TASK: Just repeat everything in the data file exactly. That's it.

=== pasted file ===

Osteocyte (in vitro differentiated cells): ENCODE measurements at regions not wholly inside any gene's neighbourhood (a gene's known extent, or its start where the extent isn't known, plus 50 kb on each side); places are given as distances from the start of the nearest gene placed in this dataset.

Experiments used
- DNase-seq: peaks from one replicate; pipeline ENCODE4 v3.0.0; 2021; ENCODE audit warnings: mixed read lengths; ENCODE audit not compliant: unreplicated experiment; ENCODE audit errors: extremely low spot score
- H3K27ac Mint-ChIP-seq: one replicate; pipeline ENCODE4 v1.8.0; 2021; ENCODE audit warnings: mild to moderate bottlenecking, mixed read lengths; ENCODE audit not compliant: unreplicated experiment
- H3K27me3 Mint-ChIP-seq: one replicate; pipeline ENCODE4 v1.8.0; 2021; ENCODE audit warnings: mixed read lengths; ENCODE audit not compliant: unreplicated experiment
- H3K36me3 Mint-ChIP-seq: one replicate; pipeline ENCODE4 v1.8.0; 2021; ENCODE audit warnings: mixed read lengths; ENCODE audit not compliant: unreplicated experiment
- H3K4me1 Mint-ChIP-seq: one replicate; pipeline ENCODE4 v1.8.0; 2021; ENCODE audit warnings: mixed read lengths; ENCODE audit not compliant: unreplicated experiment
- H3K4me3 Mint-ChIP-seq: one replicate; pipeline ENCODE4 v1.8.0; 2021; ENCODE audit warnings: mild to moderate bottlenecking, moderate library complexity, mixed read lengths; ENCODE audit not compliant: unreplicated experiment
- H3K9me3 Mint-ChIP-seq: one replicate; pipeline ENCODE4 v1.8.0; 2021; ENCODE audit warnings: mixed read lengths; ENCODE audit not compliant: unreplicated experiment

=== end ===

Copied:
Osteocyte (in vitro differentiated cells): ENCODE measurements at regions not wholly inside any gene's neighbourhood (a gene's known extent, or its start where the extent isn't known, plus 50 kb on each side); places are given as distances from the start of the nearest gene placed in this dataset.

Experiments used
- DNase-seq: peaks from one replicate; pipeline ENCODE4 v3.0.0; 2021; ENCODE audit warnings: mixed read lengths; ENCODE audit not compliant: unreplicated experiment; ENCODE audit errors: extremely low spot score
- H3K27ac Mint-ChIP-seq: one replicate; pipeline ENCODE4 v1.8.0; 2021; ENCODE audit warnings: mild to moderate bottlenecking, mixed read lengths; ENCODE audit not compliant: unreplicated experiment
- H3K27me3 Mint-ChIP-seq: one replicate; pipeline ENCODE4 v1.8.0; 2021; ENCODE audit warnings: mixed read lengths; ENCODE audit not compliant: unreplicated experiment
- H3K36me3 Mint-ChIP-seq: one replicate; pipeline ENCODE4 v1.8.0; 2021; ENCODE audit warnings: mixed read lengths; ENCODE audit not compliant: unreplicated experiment
- H3K4me1 Mint-ChIP-seq: one replicate; pipeline ENCODE4 v1.8.0; 2021; ENCODE audit warnings: mixed read lengths; ENCODE audit not compliant: unreplicated experiment
- H3K4me3 Mint-ChIP-seq: one replicate; pipeline ENCODE4 v1.8.0; 2021; ENCODE audit warnings: mild to moderate bottlenecking, moderate library complexity, mixed read lengths; ENCODE audit not compliant: unreplicated experiment
- H3K9me3 Mint-ChIP-seq: one replicate; pipeline ENCODE4 v1.8.0; 2021; ENCODE audit warnings: mixed read lengths; ENCODE audit not compliant: unreplicated experiment